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Staff shortages and the UK's cyber security

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Are staff shortages affecting the UK’s cyber security?


"Around the world the shortfall of cyber security workers will reach 1.8million over the next five years..."

The UK has recently opened its new National Cyber Security Centre, which is part of a £1.9bn five-year strategy by the UK government to tackle cyber crime. The aim of this strategy is to make the UK one of the hardest targets for cybercrime, but since the launch of this new strategy, there seems to be a more pressing question on everyone’s mind. Does the UK have enough employees trained to enhance the UK’s cybersecurity?

NCSC chief executive officer Ciaran Martin said that the main aim of the centre is to ‘make the UK the safest place to live and do business online’. Which is good timing as the ISC (an organisation for security professionals), has released a survey that states that 66% of UK firms are currently understaffed and do not have enough specialists to tackle the growing problem. The survey has predicted that around the world the shortfall of cyber security workers will reach 1.8m over the next five years, this is a 20% increase of the predictions they made in 2015.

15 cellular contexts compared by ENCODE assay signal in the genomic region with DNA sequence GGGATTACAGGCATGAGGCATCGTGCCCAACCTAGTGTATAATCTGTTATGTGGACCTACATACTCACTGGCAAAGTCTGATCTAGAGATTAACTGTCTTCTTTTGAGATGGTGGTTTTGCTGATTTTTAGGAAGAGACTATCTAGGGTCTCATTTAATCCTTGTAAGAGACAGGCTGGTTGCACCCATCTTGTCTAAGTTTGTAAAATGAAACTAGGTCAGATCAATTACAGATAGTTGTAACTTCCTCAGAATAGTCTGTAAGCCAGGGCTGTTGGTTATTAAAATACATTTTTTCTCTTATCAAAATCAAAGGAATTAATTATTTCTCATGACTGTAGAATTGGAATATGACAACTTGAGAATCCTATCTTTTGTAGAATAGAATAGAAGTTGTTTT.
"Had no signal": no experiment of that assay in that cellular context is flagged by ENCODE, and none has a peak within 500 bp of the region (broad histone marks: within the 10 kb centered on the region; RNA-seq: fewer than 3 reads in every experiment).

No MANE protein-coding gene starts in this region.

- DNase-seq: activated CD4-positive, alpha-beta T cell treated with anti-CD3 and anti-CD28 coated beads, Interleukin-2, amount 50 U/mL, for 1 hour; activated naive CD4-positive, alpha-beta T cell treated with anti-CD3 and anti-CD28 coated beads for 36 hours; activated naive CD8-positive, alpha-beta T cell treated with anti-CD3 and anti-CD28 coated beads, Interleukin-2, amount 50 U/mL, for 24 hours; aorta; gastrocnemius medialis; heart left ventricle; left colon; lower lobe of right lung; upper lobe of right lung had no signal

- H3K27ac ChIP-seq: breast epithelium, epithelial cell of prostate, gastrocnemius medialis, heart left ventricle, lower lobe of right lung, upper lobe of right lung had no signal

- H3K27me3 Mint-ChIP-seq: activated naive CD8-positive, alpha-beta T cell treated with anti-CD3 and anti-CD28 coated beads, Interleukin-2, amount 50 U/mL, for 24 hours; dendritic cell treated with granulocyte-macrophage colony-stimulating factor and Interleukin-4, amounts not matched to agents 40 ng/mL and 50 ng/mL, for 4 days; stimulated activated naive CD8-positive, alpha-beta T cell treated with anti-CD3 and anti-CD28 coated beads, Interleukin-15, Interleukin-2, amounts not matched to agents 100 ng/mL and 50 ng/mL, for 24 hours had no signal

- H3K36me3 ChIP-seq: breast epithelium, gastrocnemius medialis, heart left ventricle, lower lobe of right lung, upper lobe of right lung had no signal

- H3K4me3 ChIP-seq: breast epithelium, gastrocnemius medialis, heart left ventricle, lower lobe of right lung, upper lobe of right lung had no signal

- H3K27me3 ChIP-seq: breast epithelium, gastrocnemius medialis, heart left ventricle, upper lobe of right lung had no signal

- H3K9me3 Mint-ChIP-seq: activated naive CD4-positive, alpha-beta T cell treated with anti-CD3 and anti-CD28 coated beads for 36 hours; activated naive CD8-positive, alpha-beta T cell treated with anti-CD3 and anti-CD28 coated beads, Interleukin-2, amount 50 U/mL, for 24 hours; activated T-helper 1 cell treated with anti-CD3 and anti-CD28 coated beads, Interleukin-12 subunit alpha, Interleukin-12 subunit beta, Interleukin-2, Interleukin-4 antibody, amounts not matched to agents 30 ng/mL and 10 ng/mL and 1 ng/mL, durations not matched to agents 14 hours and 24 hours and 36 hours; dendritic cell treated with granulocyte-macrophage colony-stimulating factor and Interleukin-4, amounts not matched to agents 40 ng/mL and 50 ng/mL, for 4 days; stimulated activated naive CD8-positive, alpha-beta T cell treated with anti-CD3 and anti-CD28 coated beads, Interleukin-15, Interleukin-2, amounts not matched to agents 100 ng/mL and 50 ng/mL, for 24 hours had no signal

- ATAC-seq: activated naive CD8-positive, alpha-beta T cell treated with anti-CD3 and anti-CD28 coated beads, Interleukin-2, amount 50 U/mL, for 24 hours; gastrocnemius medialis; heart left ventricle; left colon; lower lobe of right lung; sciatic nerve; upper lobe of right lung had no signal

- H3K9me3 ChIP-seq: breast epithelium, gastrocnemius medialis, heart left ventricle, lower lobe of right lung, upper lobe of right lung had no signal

The NCSC will aim to tackle this problem as it will bring together government bodies, intelligence agencies, private businesses and the public, to work together in the fight against cybercrime. Chancellor Philip Hammond has said that Britain is transforming its capabilities in cyber defence and deterrence. He states that it is ‘crucial that we take this action to defend ourselves’, but many will say there is a lot of pressure on the organisation to not let this staffing issue affect their efforts.

The recent Hiscox Cyber-Readiness Report surveyed over 3,000 organisations in the United States, Germany and UK, and found that more than 53% of these organisations are ill prepared in terms of their cyber security. Many even went as far as to describe themselves as cyber novices, proving that experts in these areas are in the minority. Even though the report did find that UK organisations are less likely to be attacked than their US or German counterparts, still 55% of UK organisations involved had experienced an attack within the last year. According to the results of the survey, the main industries that seem to be affected are technology, media, and telecoms, with 45% of organisations in these industries reporting two or more incidents. Overall the study found that the evolving nature of online security threats was seen as the most significant challenge to security by 70% of those participating in the research.

Overall the new initiative by the government does seem to mean that the UK is heading in the right direction to ensure that it has the means and the resources to protect itself and increase cyber security.


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